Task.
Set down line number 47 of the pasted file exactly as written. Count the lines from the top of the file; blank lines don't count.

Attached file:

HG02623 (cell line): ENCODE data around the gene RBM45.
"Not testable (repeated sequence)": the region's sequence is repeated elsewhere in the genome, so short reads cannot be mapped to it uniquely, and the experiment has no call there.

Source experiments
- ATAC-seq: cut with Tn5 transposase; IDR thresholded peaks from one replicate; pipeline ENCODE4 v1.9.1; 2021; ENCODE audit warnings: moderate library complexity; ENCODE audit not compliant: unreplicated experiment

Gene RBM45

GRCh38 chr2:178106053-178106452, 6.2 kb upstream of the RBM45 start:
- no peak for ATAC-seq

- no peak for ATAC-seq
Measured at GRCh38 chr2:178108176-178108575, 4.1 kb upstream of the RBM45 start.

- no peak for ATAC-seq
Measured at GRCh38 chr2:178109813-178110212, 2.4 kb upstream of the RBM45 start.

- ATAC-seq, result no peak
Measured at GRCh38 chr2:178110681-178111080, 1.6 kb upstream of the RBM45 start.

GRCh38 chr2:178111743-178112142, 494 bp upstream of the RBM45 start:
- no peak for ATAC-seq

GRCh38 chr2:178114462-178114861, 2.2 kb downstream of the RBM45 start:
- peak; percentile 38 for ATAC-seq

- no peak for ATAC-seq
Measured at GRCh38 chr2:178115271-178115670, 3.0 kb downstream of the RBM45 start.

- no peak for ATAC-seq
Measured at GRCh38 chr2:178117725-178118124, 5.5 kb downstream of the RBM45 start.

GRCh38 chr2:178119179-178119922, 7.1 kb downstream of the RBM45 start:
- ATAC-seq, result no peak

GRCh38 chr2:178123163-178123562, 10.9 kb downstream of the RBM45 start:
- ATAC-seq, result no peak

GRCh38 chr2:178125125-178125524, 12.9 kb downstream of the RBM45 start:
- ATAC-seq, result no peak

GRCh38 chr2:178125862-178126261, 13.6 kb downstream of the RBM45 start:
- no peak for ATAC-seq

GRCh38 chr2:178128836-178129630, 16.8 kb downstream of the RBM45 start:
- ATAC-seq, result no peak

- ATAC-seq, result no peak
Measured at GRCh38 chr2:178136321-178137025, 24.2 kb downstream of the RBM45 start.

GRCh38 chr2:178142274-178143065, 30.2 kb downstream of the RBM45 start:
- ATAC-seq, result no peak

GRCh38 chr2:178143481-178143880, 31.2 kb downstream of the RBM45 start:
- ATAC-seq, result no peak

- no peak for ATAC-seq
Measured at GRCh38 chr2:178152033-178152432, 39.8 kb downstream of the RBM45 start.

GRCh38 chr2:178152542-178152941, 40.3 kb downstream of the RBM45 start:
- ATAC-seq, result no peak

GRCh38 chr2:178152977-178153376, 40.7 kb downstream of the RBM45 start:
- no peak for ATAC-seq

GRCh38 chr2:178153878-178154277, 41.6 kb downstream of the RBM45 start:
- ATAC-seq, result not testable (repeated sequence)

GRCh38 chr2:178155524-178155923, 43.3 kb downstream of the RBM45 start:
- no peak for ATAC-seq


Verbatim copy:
- no peak for ATAC-seq